250 Reasons to Be Proud of Pittsburgh

Steel Curtain Rising has an (almost) strict policy of “Steelers Only” when it comes to content.

And, this video commemorating the 250th Anniversary of Pittsburgh does mention the Steelers, so I guess that counts. Its about 7 minutes long, but worth the watch.

The Steelers and Steelers Nation have brought the city of Pittsburgh fame and notoriety far beyond what the city’s population or size would imply. And the Steelers are a rightful source of civic pride.

But there are so many reasons for Pittsburghers to be proud, even those of us such as yours truly who never actually lived there, and this video serves as a pleasant reminder.

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Pittsburgh Chapter of PFWA Honors Bailey, Clark

Steelers linebacker Patrick Bailey was honored by the Pittsburgh chapter of the Pro Football Writers Association as the team’s 2008 rookie of the year.

While Bailey’s certainly distinguished himself on special teams, his selection underlies the fact that thus far the Steelers 2008 draft class has been very, very short on results. Rashard was lost for the season in the four game of the season, Limas Sweed only has six catches, and the rest of the picks have played little, are on IR, or the practice squad.

The association also honored Ryan Clark with its “Cheif Award,” which they present to the member of the Steelers organization who best embodies the spirit of cooperation with the media as established by Steelers founder Art Rooney Sr.

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Steelers Make Moves Ahead of Free Agency

The Steelers have begun bracing for free agency by making two moves. First, they resigned Travis Kirschke, then the slapped the transition tag on Max Starks.

Signing Kirschke is a safe move. He’s is clearly a step down from Aaron Smith and Bret Kiesel, but he’s a body, and he knows the system. They also gave him next to nothing in bonus money, so he can be cut easily.

Moving to keep Max Starks in the fold is a much bigger, much more important move. When the offensive line play got shaky one of the first things that occurred to me is “why in the hell did they bench Starks?” as Willie Colon did not seem to be an upgrade. And Starks really, really played well when Marvel Smith went down.

Assuming we keep him, he helps shore up the offensive line. I’ve heard various combinations, such as moving Colon to guard, putting Starks back in at tackle, and perhaps even moving Stephenson to center. Keeping Stakers does not make up for losing Fanaca, but it’s a start.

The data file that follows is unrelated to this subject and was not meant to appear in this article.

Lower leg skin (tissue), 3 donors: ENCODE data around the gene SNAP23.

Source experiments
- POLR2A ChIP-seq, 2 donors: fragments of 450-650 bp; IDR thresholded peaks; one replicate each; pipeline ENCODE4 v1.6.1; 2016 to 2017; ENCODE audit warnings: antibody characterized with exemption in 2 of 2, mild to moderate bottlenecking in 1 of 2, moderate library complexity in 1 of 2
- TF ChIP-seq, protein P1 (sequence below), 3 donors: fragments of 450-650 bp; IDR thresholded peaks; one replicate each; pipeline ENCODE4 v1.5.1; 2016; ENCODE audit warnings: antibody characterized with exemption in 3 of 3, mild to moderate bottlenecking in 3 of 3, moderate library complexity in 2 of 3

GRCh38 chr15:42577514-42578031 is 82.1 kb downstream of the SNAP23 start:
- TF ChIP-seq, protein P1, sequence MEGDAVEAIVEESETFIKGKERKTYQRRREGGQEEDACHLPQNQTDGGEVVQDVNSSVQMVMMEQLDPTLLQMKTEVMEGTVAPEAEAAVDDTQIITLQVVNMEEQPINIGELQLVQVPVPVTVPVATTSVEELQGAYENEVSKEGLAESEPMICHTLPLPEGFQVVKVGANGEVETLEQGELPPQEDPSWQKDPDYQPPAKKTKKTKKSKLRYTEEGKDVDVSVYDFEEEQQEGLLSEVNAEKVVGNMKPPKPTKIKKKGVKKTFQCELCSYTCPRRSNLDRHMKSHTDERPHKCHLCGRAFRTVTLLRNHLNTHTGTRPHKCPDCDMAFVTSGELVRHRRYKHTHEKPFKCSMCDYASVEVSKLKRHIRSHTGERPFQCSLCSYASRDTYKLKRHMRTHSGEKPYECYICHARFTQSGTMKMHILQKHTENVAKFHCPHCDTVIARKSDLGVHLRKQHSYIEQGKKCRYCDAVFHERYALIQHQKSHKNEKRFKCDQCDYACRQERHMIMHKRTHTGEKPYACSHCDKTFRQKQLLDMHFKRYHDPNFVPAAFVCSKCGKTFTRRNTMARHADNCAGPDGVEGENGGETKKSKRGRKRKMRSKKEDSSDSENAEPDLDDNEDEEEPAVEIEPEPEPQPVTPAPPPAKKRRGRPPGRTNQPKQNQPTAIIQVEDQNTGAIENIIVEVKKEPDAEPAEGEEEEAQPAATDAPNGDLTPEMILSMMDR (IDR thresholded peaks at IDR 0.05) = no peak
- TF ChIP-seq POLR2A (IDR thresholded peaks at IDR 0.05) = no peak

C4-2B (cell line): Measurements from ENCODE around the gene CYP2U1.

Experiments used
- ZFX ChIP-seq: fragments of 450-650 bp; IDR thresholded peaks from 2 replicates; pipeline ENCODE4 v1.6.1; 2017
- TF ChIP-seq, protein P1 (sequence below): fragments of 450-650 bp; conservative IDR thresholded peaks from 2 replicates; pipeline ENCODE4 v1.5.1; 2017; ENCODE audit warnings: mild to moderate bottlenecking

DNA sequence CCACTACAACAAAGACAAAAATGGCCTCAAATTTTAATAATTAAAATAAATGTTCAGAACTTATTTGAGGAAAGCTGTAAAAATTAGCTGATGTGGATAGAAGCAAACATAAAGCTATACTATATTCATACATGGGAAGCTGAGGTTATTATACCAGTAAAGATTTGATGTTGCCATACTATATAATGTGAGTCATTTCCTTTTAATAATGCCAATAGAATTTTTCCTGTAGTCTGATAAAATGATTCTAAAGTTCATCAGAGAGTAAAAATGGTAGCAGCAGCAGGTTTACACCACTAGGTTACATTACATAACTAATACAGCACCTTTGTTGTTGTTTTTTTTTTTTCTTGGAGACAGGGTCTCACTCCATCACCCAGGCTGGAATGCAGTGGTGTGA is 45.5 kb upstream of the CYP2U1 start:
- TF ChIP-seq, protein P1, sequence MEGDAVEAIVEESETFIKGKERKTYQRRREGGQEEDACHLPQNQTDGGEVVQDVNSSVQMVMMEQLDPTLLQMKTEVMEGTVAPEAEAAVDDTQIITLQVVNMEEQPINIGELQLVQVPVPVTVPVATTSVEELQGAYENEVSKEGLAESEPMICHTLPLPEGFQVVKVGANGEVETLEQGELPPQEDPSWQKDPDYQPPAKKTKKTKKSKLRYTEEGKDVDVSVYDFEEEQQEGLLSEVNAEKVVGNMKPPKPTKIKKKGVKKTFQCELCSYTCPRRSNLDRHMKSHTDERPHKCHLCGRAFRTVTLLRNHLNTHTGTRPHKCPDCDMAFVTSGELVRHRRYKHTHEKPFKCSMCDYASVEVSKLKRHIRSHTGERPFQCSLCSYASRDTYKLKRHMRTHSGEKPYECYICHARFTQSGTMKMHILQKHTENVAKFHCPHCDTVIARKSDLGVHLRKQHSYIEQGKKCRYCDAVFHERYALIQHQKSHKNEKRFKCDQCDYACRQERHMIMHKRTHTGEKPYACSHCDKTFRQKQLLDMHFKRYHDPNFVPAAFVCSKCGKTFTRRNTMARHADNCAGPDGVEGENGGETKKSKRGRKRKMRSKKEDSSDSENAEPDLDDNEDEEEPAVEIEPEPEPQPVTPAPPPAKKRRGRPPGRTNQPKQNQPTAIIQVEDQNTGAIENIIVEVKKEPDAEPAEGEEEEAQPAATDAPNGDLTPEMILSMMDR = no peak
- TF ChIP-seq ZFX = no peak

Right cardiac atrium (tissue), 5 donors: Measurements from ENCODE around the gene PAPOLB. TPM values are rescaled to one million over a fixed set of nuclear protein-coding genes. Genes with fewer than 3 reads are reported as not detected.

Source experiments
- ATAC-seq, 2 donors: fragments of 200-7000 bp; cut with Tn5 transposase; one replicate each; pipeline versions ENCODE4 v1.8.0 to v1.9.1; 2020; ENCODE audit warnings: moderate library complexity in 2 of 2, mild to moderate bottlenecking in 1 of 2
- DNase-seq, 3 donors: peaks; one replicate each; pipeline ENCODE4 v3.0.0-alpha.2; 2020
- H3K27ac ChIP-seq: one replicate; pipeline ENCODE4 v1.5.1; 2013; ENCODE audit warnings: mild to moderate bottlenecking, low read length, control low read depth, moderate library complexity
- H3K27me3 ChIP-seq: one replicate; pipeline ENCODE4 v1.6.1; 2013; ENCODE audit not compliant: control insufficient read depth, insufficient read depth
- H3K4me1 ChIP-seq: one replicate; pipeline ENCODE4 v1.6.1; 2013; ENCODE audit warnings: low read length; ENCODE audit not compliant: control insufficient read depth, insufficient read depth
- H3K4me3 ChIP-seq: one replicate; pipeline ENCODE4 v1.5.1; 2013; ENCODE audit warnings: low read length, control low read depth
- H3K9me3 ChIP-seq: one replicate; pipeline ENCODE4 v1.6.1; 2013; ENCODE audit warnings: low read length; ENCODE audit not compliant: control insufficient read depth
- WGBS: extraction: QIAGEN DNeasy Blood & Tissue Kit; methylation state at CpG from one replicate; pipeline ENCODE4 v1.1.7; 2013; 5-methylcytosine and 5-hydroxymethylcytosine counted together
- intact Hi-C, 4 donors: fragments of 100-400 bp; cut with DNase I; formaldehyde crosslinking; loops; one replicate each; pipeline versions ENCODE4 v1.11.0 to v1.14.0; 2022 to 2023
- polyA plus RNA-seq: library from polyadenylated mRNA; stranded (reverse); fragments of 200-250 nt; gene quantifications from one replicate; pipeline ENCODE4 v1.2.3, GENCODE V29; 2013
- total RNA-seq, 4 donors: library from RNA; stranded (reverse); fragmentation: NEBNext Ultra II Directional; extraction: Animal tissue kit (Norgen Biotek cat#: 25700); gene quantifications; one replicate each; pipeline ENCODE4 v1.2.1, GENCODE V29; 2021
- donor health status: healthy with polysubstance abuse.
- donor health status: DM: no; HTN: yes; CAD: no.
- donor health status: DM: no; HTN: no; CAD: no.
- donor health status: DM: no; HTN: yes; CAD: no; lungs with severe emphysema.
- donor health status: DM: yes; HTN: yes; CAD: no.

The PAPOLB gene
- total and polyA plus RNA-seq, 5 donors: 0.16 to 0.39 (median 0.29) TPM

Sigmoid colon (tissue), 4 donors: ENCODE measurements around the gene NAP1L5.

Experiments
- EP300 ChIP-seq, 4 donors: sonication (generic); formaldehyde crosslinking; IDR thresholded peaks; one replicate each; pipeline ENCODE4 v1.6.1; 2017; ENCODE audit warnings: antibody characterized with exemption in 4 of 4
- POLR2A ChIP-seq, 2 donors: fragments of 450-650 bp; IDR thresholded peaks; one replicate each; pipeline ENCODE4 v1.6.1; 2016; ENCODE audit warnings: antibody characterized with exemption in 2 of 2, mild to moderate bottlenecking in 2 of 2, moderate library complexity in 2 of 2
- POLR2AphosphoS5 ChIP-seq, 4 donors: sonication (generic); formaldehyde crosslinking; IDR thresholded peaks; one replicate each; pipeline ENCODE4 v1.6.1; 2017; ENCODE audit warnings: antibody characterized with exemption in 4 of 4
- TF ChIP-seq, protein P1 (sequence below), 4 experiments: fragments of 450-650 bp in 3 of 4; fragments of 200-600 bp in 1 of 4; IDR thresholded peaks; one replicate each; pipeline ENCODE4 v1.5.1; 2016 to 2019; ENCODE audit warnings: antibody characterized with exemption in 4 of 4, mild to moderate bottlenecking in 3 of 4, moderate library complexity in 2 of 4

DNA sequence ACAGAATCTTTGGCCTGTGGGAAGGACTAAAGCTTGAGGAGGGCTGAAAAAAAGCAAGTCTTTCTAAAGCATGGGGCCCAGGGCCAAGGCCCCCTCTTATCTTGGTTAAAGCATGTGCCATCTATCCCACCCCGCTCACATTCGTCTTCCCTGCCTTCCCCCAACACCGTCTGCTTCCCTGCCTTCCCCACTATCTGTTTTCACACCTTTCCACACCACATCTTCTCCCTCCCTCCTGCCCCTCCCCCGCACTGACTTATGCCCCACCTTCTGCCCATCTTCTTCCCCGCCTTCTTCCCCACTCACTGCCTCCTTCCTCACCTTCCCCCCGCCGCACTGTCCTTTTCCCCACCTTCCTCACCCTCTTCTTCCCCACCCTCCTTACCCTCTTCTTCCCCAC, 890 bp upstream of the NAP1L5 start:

Will we keep him? I don’t know. According to the Post Gazette, the transition tag gives the Steelers the right of first refusal. Now a team could structure the deal so as to screw the Steelers, and that may happen. The Steelers also have to offer him an average of the to ten tackles in the league. That’s got to come to a pretty big number.

Is Starks really worth that? Possibly not. But he was good enough to start on our Super Bowl team. He bounced back from a difficult demotion, and we desperately need offensive lineman, so this is the right move.

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Watch what they do, not what they say?

In the course of making his off season press rounds, Kevin Colbert recently made a jaw dropping statement. Colbert, as quoted by the Post Gazette, went on record saying “To say you need that position and that it is a glaring need, I don’t think it’s really fair to that group of guys. That being said, sure you want to add depth….”

Excuse me? This is the same unit that gave up 47 sacks in 2007, on the heels of giving up 49 sacks in 2006…. About the only reason why Ben wasn’t sacked more was because he did not start the last game of the season. And for all of Colbert’s bravado about “this is the same line that blocked for the league’s leading rusher through 14 games…” we consistently failed to run the ball inside the entire year.

Colbert is delusional right?

That was the first reaction here, a reaction no doubt shared elsewhere.

Yet, while Colbert’s words do raise the eyebrow, take them with the proverbial grain of salt.

Case in point, the 2002 season. The Steelers opened the year getting trounced by Oakland and New England. Oakland, with Gannon throwing to Tim Brown and Jerry Rice, tearing us up. As for New England, they don’t even run the ball. It’s good that Tommy Gun had his day in the sun then, because our secondary had become a sieve. (Who can forget the painful image of the once proud Lee Flowers running with all his might – and getting burnt – in the playoffs.)

The secondary was as weak then as the offensive line is now. Right?

Following the 2002 season Kevin Colbert declared that the Steelers were happy with their secondary as it was….

Although “Steel Curtain Rising” did not exist then, this writer roundly criticized Colbert for that statement one year later, when the Steelers secondary was shredded like Swiss Cheese in route to a 6-10 record.

And therein lies the lesson.

In the 2003 draft, the Steelers first three picks went SS, LB, CB. We also picked corners in the second round of the two successive drafts.

Alonzo Jackson and Ricardo Colclough were busts, but Tory Polamalu, Ike Taylor, and Bryant McFadden made substantial contributions toward bringing home one for the thumb.

In 2003 Colbert dismissed the Steelers needs to the press, then promptly acted toward filling them at the first chance he got. Ed Bouchette suggested in his on-line chat that Colbert was just being politic, and Colbert’s history suggests that that is exactly the case.

Let’s hope this is one case where past performance is an indication of future results, as we need to improve the offensive line in the worst way.

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